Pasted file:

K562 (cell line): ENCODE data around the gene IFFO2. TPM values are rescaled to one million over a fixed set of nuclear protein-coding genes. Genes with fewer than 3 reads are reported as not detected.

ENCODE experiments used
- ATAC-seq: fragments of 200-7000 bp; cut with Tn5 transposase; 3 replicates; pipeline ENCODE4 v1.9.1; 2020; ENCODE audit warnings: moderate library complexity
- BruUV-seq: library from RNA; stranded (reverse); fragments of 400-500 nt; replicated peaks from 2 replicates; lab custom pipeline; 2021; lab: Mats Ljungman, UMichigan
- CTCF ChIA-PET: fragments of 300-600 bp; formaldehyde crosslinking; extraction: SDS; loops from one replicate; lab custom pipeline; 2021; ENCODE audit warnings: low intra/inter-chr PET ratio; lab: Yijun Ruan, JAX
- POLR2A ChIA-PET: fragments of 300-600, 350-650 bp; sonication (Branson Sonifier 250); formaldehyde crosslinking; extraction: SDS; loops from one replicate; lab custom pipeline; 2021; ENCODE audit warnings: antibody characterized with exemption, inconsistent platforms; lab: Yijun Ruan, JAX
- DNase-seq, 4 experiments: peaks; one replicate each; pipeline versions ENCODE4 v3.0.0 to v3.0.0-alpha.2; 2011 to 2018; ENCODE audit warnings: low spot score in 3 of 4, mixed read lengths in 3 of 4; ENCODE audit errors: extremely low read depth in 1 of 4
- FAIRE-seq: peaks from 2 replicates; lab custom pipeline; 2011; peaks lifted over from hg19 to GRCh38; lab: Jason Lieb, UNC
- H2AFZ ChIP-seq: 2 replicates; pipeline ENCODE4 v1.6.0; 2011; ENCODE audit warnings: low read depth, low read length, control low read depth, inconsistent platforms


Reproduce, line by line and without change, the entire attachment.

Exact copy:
K562 (cell line): ENCODE data around the gene IFFO2. TPM values are rescaled to one million over a fixed set of nuclear protein-coding genes. Genes with fewer than 3 reads are reported as not detected.

ENCODE experiments used
- ATAC-seq: fragments of 200-7000 bp; cut with Tn5 transposase; 3 replicates; pipeline ENCODE4 v1.9.1; 2020; ENCODE audit warnings: moderate library complexity
- BruUV-seq: library from RNA; stranded (reverse); fragments of 400-500 nt; replicated peaks from 2 replicates; lab custom pipeline; 2021; lab: Mats Ljungman, UMichigan
- CTCF ChIA-PET: fragments of 300-600 bp; formaldehyde crosslinking; extraction: SDS; loops from one replicate; lab custom pipeline; 2021; ENCODE audit warnings: low intra/inter-chr PET ratio; lab: Yijun Ruan, JAX
- POLR2A ChIA-PET: fragments of 300-600, 350-650 bp; sonication (Branson Sonifier 250); formaldehyde crosslinking; extraction: SDS; loops from one replicate; lab custom pipeline; 2021; ENCODE audit warnings: antibody characterized with exemption, inconsistent platforms; lab: Yijun Ruan, JAX
- DNase-seq, 4 experiments: peaks; one replicate each; pipeline versions ENCODE4 v3.0.0 to v3.0.0-alpha.2; 2011 to 2018; ENCODE audit warnings: low spot score in 3 of 4, mixed read lengths in 3 of 4; ENCODE audit errors: extremely low read depth in 1 of 4
- FAIRE-seq: peaks from 2 replicates; lab custom pipeline; 2011; peaks lifted over from hg19 to GRCh38; lab: Jason Lieb, UNC
- H2AFZ ChIP-seq: 2 replicates; pipeline ENCODE4 v1.6.0; 2011; ENCODE audit warnings: low read depth, low read length, control low read depth, inconsistent platforms